6. Kara forced herself to remain still, waiting for just the right moment. The seagulls squawked and fought over the diminishing scraps of bread. More of the feathered scavengers circled above, waiting for a chance to dive into the fray. They were pests, brazen creatures who snatched food right out of people’s hands. Kara’s hand to be exact and it had been only inches away from her mouth. She had been too stunned to react then. Well, not today. Today she was ready for the greedy creatures.

    Stealing food in the dead of winter is never good, especially from someone like Kara. Kara was human, but her heart was wolf, part of the pack that had sheltered her after the collapse. The only human she trusted was her mate, Ethan, who crouched on the far side of the snow pile. The two of them lived somewhere between the wilds and the occasional human village. Kara’s nose flared in distaste. The villagers were too wasteful; their refuse drew vermin for miles.

    Nearly twenty birds now fought over the last few crumbs. Signaling Ethan, Kara sprung from her hiding place, moving with the silent precision of a hunter. By the time the gulls noticed the soft hum of the nets it was too late. Ethan and Kara pounced on the birds with small clubs until all was still. Meat to eat, bones for soup, feathers for fletching and pillows, and nineteen thieves who would never steal again. It was a good hunt.

  7. “Stupid birds,” Thomas said to no one.

    But then, there was no one around to hear, his dad in the pub as per usual, leaving him waiting in the freezing cold in the parking lot. So cold that the can of cola he’d brought out of the trunk for him pretty much had built in ice. Yes, he could hear it when he shook the can; but at least there was none on the road now the thaw had come, safer for bald tires. And the car itself, the lemon; the thermostat never having worked; all they could afford since the insurance wouldn’t pay out for the one dad had totalled. ‘Didn’t pay drunk drivers’, they’d said. Not an issue now though; dad banned for life after he got out of jail. Shouldn’t even have a car.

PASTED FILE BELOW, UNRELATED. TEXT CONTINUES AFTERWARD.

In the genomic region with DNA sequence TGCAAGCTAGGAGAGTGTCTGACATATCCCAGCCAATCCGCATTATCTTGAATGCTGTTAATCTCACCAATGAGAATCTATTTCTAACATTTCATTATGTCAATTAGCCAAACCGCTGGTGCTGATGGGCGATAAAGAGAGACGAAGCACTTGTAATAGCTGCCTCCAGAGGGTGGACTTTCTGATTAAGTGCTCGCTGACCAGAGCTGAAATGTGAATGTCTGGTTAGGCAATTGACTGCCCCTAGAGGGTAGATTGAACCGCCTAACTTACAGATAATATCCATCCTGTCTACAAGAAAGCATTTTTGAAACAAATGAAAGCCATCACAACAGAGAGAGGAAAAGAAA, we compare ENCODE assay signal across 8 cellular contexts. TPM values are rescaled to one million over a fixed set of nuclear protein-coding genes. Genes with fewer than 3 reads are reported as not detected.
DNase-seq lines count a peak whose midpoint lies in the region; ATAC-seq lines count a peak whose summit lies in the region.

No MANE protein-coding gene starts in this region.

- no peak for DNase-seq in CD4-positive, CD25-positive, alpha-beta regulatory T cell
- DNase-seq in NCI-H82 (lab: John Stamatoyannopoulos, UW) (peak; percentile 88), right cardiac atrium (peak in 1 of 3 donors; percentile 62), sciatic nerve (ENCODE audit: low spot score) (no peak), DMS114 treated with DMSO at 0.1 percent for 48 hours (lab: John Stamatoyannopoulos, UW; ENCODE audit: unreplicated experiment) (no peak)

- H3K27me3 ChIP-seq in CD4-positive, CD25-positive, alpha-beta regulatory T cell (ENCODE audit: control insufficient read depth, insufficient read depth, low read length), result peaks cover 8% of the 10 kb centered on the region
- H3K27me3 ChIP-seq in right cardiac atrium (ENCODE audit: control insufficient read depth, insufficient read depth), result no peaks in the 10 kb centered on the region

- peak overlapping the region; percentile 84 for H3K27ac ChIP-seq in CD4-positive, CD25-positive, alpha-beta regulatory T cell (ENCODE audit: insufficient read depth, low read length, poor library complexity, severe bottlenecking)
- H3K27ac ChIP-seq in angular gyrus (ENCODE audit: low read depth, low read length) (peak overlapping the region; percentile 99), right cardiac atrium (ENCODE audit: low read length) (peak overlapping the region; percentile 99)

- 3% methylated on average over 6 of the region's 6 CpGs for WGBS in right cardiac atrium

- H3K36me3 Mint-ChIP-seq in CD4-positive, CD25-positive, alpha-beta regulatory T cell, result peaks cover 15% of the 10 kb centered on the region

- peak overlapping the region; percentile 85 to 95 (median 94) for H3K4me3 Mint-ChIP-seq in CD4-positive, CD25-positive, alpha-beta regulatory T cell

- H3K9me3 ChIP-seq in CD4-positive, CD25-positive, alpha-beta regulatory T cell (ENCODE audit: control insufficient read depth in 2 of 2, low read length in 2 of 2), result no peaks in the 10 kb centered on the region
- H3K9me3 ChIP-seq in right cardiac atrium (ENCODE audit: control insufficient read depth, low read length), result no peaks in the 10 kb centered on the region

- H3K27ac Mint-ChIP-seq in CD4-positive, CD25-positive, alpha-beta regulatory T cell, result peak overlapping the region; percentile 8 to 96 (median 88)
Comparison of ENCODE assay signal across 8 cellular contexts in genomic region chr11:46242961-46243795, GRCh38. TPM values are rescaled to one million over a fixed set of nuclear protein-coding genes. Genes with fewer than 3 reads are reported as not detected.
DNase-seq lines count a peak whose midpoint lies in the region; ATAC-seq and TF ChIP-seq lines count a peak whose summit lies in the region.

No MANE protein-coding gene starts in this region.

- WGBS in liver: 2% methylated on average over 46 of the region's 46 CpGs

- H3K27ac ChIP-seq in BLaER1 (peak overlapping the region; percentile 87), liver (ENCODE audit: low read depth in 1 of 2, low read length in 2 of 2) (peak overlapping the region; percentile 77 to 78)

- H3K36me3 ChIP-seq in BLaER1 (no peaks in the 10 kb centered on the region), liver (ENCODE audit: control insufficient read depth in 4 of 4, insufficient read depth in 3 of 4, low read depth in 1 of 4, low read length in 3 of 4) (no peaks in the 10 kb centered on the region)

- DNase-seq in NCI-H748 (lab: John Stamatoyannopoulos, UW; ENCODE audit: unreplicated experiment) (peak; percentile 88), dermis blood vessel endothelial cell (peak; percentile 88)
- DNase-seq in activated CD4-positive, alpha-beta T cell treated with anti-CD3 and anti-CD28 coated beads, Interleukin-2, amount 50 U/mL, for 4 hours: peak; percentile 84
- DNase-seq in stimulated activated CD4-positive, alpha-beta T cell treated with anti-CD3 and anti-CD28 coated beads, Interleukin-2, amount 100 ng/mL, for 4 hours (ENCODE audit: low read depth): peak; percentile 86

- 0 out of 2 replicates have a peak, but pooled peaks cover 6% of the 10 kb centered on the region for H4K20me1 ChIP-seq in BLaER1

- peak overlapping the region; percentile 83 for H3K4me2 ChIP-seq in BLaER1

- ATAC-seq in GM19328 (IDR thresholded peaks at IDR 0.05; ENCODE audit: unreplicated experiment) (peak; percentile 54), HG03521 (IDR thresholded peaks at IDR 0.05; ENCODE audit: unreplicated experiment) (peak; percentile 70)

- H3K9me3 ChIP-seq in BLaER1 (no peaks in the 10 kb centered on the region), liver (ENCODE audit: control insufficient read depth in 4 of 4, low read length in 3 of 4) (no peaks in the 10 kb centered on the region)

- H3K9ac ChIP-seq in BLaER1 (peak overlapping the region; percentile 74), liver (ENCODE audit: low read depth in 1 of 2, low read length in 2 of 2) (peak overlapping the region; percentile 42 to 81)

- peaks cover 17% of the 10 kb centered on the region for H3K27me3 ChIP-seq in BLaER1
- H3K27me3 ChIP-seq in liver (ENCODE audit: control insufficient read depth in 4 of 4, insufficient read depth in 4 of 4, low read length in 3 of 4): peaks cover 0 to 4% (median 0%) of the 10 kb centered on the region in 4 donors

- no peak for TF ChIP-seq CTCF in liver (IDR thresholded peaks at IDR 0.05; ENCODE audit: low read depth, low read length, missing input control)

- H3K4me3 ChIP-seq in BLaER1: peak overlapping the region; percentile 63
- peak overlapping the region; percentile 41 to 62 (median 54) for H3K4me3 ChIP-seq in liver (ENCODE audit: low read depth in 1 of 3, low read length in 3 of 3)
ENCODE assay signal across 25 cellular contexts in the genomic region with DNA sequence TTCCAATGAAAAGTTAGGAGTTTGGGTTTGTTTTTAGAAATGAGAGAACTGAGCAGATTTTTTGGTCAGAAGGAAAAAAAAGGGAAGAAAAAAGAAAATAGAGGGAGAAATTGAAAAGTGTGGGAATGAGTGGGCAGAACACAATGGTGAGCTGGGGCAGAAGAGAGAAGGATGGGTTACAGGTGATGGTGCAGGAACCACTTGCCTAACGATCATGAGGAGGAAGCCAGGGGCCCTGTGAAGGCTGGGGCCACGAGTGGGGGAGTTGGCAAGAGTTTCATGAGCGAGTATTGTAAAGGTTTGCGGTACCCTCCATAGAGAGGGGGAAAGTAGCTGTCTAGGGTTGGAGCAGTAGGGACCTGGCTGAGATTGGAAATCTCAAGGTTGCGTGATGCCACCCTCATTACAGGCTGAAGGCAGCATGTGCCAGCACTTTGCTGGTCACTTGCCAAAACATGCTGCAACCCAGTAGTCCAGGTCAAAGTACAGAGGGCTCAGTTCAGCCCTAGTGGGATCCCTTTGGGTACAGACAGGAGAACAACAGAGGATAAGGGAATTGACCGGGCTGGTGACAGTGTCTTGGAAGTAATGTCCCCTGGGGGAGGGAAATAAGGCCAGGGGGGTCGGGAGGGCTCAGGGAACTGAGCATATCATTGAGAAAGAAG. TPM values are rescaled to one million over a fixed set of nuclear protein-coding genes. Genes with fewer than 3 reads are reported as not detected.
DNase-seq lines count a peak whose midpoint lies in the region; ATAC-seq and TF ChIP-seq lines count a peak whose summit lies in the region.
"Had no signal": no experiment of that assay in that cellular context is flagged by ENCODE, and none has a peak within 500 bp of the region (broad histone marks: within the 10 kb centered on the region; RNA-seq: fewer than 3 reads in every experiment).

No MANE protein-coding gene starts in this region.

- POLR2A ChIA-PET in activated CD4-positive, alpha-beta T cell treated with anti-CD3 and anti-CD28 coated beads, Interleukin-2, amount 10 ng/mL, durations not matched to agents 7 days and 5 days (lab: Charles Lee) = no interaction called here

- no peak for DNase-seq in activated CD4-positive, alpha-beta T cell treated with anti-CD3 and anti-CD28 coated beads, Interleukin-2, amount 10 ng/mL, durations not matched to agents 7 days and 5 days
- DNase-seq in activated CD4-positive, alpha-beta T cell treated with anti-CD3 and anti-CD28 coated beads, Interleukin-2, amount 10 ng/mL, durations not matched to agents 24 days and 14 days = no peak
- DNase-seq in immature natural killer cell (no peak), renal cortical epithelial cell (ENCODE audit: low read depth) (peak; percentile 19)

He hated salt and vinegar chips; burnt his tongue after a while, but the stupid birds didn’t seem to mind. Plus they made his breath smell even worse. Rancid. If mum were still around she’d have made sure that he brushed his teeth.

    “Why don’t you fly away to Hawaii or somewhere?” He said. “I would if I had wings. Stupid birds.”

    Drawing an airplane on the window that insisted on misting up, he wiped it to oblivion, a bleary smudge, and rolled it down, the handle resisting, squealing into submission, and poured the chips onto the tarmac just as dad staggered up and fell.

    “Maybe they’ll peck his eyes out.” He said.

  8. The enticing twitter and distinctive call of the “Chick-a-dee-dee-dee” in amongst the flowers is suddenly drowned out by the raucous squawks of a seagull. He’s found a stale french fry beside the picnic table.


    Getting no response, he begins to scream. Once. Twice. Into the rhythm of a jack hammer, he produces deafening sounds disproportionate to his small size.



    Gulls, homing in on Gilbert’s screams of frustration, begin to gather. The air is now full of sound and flurry. Bird poop and feathers rain down on the picnic table, the lawn chairs, the grass. Wheeling and soaring, they fill the sky with acrobatic stunts, screaming warnings as if their tiny bird brains can really process nutritional needs, aerospace technology and community awareness simultaneously.

    We know better. They are eating-flying machines, fighting for scavenged scraps of anything edible. We take their warnings as seriously as we do the back-up beepers on delivery trucks–we give the machines their space.